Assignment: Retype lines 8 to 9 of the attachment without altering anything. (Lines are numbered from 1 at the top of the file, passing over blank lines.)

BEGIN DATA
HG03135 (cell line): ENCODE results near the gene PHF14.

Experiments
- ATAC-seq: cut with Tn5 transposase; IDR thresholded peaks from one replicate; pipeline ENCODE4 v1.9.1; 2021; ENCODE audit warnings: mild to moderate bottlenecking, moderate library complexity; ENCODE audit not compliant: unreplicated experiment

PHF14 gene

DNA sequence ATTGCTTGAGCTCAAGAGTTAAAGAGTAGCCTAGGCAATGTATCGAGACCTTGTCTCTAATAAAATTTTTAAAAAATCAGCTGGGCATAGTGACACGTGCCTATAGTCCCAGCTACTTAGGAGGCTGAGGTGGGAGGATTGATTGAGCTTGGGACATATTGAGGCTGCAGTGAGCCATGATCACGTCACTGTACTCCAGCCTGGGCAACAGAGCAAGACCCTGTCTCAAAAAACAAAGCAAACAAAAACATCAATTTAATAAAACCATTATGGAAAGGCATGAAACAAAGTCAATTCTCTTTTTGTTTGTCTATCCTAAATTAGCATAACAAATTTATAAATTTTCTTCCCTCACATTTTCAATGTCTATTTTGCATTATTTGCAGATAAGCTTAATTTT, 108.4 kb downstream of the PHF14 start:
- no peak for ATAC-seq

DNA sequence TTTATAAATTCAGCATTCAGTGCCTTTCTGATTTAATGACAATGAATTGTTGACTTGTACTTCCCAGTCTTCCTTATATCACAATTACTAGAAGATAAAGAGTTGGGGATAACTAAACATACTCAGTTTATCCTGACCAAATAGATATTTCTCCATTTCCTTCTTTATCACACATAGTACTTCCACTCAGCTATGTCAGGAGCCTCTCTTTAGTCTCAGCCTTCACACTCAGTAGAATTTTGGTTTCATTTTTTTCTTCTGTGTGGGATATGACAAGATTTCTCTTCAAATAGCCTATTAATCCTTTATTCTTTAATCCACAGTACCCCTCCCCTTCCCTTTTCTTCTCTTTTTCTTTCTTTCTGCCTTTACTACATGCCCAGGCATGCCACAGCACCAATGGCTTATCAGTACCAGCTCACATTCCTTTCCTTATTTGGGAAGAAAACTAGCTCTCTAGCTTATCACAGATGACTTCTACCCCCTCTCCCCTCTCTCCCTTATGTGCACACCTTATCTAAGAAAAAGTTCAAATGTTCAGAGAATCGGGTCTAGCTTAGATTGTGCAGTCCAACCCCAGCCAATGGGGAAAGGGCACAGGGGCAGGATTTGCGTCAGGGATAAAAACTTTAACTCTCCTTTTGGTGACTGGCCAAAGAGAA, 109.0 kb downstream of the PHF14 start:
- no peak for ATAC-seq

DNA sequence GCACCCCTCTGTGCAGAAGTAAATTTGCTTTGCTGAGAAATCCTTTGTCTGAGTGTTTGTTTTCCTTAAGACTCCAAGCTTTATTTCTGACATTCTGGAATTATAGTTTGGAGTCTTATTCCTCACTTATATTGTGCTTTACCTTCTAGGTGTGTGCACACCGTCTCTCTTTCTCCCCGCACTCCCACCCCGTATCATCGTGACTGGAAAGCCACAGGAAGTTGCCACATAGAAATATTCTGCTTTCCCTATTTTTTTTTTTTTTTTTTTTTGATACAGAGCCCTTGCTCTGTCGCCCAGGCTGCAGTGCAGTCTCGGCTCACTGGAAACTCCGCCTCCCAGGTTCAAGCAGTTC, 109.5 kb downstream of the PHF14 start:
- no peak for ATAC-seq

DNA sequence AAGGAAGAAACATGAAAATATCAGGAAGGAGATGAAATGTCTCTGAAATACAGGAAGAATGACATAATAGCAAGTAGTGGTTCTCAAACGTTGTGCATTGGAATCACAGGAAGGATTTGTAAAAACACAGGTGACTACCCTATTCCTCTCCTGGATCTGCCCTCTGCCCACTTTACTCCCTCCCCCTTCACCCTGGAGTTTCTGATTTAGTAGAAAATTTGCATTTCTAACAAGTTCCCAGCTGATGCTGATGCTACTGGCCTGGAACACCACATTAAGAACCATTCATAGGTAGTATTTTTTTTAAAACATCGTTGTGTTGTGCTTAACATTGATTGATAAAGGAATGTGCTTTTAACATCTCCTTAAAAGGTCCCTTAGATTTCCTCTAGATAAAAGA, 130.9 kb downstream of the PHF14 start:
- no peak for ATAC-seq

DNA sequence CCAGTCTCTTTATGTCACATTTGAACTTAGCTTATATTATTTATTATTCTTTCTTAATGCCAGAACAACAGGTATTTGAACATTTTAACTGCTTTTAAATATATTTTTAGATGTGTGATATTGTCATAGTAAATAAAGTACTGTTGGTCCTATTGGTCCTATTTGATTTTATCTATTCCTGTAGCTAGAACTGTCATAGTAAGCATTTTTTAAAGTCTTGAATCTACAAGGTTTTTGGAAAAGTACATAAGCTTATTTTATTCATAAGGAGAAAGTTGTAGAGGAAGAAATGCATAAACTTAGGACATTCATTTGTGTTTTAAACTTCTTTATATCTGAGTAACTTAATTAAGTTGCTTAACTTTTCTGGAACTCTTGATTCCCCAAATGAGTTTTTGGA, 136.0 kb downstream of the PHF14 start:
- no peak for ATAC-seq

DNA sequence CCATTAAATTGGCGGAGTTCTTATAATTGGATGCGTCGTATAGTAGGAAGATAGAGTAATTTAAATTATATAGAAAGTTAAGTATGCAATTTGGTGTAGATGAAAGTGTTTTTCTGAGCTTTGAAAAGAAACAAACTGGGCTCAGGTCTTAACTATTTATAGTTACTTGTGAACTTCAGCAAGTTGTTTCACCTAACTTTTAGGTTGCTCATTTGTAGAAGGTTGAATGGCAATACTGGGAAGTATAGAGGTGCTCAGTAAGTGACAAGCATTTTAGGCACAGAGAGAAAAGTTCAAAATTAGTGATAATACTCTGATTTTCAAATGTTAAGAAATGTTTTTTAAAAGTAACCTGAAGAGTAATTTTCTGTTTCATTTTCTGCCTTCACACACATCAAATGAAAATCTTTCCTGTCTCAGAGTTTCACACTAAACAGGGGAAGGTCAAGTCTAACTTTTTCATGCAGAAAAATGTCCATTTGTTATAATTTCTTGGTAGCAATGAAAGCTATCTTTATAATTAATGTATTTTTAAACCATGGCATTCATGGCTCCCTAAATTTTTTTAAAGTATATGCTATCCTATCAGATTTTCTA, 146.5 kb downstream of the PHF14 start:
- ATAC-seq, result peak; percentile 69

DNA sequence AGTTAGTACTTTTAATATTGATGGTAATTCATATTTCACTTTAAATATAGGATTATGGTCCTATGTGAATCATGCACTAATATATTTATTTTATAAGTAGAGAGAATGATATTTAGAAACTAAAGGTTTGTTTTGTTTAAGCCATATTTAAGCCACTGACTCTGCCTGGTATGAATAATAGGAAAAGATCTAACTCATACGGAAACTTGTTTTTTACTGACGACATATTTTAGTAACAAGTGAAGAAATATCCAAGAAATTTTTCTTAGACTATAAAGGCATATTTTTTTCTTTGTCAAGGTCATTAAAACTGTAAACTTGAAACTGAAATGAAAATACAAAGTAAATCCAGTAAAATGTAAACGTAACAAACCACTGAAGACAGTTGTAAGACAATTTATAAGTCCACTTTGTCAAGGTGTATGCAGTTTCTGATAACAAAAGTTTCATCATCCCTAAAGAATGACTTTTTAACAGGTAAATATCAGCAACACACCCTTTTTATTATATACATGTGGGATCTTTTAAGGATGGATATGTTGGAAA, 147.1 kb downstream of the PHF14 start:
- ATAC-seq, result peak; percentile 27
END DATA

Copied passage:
- no peak for ATAC-seq

DNA sequence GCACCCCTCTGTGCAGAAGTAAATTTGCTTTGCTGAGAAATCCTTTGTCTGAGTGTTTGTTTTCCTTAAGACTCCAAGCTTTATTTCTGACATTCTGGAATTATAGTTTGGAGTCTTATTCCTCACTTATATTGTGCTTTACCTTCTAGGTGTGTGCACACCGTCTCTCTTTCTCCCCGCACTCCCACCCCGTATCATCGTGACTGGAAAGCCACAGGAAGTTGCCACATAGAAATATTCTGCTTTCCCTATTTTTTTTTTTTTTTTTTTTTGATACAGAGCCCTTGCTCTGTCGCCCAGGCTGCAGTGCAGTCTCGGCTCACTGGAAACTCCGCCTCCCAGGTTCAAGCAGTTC, 109.5 kb downstream of the PHF14 start: